For some time, however, it was impossible to enforce these rules. The German advance through Belgium and Northern France was only a day or two, or an hour or two behind the stampede of vast populations in flight from the enemy. The roads were filled with these successive tides of refugees. The trains were stormed by panic- stricken folk, and even the troop trains found room in the corridors and on the roofs for swarms of civilians, men and women. Dressed in civilian clothes, unshaved and unwashed, like any of these people, how could a correspondent be distinguished or arrested? Who was going to bother about him? Even the spy mania which seized France very quickly and feverishly did not create, for some time, a network of restriction close enough to catch us. I traveled for weeks in the war zone on a pass stamped by French headquarters, permitting me to receive the daily communiqué from the War Office in Paris. I had dozens of other passes and permis de séjour from local authorities and police, which enabled me to travel with perfect facility, provided I was able to bluff the military guards at the railway stations, who were generally satisfied with those bunches of dirty passes and official- looking stamps. There was, too, a dual control in France, and a divergence of views regarding war correspondents. The civil authorities — prefects, mayors, and police — favored our presence, desired to let us know the suffering and heroism of their people, and welcomed us with every courtesy, because we were English and their allies. Often they turned a blind eye to military commands, or were ignorant of the orders against us.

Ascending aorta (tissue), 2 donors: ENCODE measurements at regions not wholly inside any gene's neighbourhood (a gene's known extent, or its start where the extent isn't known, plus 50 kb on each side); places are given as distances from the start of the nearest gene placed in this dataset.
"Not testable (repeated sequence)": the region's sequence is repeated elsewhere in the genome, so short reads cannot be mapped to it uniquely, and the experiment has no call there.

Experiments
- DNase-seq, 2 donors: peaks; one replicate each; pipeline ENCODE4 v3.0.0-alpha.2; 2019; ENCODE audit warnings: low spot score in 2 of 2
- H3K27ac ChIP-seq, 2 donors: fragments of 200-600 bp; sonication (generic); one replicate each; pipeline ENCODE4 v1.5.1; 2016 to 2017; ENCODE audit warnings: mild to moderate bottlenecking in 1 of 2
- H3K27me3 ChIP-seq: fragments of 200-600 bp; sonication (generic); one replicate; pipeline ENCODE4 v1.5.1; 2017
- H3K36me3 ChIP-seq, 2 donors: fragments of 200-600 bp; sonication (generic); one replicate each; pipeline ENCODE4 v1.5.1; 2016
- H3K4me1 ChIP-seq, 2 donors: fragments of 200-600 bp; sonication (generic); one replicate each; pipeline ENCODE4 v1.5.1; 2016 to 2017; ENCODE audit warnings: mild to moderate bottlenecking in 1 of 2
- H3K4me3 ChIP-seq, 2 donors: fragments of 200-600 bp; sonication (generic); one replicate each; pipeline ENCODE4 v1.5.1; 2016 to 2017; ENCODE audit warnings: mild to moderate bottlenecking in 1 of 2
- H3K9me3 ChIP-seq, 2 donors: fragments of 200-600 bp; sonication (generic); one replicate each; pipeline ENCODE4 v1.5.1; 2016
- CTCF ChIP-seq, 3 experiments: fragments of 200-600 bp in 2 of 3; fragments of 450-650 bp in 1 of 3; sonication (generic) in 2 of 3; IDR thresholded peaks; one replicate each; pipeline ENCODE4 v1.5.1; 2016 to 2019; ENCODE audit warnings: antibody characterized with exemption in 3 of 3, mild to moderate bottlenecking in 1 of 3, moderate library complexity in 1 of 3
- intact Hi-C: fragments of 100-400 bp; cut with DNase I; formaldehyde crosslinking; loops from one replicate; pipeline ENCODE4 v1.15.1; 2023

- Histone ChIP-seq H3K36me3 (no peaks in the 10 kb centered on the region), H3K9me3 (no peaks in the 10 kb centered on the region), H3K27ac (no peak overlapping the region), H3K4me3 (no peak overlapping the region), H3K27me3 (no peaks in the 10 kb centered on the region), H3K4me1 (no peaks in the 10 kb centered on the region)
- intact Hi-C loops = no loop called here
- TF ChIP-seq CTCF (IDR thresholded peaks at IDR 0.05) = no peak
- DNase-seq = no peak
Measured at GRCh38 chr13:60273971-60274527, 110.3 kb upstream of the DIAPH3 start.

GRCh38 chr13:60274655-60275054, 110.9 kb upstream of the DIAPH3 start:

Massey, Tomlinson, and I, working together in close comradeship, in those first weeks of war, traveled in Northern France and Belgium with what now seems to me an amazing freedom. We were caught up in the tide of flight from French and Belgian cities. We saw the retreat of the French army through Amiens, from which city we escaped only a short time before the entry of Von Kluck's columns. We came into the midst of the British retreat at Creil, where Sir John French had set up his headquarters; mingled with the crowds of English and Scottish stragglers, French infantry and engineers, who were falling back on Paris, before the spearheads of the German invasion, with a world of tragedy behind them, yet with a faith in victory that was mysterious and sublime. We had no knowledge of the enemy's whereabouts and set out in simple ignorance for towns already in German hands, or alighted at stations threatened with immediate capture. So it was at Beauvais, where we were the only passengers in a train that pulled over a bridge where a cuirassier stood by bags of dynamite ready to blow it up, and where the last of the civilian population had trudged away from streets strewn with broken glass. Only by a strange spell of luck did we escape capture by the enemy, toward whose line we went, partly in ignorance of the enormous danger, partly with foolhardy deliberation, and always drugged with desire to see and know the worst or the best of this frightful drama.